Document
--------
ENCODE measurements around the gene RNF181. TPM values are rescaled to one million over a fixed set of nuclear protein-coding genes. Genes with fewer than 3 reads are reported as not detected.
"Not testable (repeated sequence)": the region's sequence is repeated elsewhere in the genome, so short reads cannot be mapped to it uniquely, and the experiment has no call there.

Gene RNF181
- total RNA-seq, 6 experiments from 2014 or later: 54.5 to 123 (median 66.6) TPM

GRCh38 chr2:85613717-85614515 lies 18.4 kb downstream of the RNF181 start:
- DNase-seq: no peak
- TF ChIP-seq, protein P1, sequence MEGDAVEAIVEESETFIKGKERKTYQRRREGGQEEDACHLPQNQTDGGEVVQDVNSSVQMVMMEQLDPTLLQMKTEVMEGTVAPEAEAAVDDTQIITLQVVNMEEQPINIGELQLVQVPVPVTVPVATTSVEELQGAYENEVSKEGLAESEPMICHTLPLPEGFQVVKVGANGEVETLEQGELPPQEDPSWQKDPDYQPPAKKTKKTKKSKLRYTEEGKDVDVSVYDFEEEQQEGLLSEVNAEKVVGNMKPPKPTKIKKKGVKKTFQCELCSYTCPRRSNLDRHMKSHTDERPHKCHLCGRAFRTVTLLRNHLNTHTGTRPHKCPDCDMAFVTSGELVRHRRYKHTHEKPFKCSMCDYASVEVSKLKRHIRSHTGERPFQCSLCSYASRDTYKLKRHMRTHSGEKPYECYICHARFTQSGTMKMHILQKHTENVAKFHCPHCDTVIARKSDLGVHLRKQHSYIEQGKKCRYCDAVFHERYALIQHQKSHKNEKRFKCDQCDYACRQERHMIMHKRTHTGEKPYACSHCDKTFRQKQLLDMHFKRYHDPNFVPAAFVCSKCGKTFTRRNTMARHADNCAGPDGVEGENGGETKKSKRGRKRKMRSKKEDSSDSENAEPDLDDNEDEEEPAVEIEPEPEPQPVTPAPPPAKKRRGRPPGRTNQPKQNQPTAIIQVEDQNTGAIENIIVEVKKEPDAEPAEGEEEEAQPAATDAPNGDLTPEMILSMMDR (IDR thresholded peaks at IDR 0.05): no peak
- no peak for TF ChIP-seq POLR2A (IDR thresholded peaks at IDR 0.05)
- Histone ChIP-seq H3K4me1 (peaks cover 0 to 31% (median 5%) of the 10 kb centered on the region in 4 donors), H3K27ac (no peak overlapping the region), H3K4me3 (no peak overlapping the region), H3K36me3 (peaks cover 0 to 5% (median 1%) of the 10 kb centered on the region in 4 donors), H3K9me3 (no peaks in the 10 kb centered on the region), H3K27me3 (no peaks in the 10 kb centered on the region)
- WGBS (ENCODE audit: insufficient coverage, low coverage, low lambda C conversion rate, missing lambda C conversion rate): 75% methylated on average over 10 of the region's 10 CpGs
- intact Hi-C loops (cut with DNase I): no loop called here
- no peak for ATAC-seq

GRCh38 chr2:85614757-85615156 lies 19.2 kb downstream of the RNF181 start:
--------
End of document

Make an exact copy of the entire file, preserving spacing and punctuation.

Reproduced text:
ENCODE measurements around the gene RNF181. TPM values are rescaled to one million over a fixed set of nuclear protein-coding genes. Genes with fewer than 3 reads are reported as not detected.
"Not testable (repeated sequence)": the region's sequence is repeated elsewhere in the genome, so short reads cannot be mapped to it uniquely, and the experiment has no call there.

Gene RNF181
- total RNA-seq, 6 experiments from 2014 or later: 54.5 to 123 (median 66.6) TPM

GRCh38 chr2:85613717-85614515 lies 18.4 kb downstream of the RNF181 start:
- DNase-seq: no peak
- TF ChIP-seq, protein P1, sequence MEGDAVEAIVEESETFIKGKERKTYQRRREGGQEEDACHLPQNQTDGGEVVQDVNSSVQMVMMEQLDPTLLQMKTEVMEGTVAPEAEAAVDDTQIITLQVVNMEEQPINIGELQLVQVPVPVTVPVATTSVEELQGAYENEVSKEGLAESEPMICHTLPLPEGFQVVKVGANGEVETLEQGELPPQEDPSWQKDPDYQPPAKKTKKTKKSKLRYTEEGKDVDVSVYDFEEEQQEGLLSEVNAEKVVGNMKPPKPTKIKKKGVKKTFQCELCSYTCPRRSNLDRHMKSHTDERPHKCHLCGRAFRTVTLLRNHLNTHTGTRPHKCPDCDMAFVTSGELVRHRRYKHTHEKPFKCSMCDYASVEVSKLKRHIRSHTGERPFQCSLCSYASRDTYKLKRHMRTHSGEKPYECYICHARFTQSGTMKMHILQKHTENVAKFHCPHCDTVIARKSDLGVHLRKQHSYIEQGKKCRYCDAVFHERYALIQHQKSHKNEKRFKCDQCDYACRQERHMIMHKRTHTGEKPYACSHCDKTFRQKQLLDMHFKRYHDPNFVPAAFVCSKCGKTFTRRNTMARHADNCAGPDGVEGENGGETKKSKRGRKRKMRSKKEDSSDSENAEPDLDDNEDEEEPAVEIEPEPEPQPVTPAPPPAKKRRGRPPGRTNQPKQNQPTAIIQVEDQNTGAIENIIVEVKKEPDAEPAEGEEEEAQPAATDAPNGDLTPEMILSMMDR (IDR thresholded peaks at IDR 0.05): no peak
- no peak for TF ChIP-seq POLR2A (IDR thresholded peaks at IDR 0.05)
- Histone ChIP-seq H3K4me1 (peaks cover 0 to 31% (median 5%) of the 10 kb centered on the region in 4 donors), H3K27ac (no peak overlapping the region), H3K4me3 (no peak overlapping the region), H3K36me3 (peaks cover 0 to 5% (median 1%) of the 10 kb centered on the region in 4 donors), H3K9me3 (no peaks in the 10 kb centered on the region), H3K27me3 (no peaks in the 10 kb centered on the region)
- WGBS (ENCODE audit: insufficient coverage, low coverage, low lambda C conversion rate, missing lambda C conversion rate): 75% methylated on average over 10 of the region's 10 CpGs
- intact Hi-C loops (cut with DNase I): no loop called here
- no peak for ATAC-seq

GRCh38 chr2:85614757-85615156 lies 19.2 kb downstream of the RNF181 start: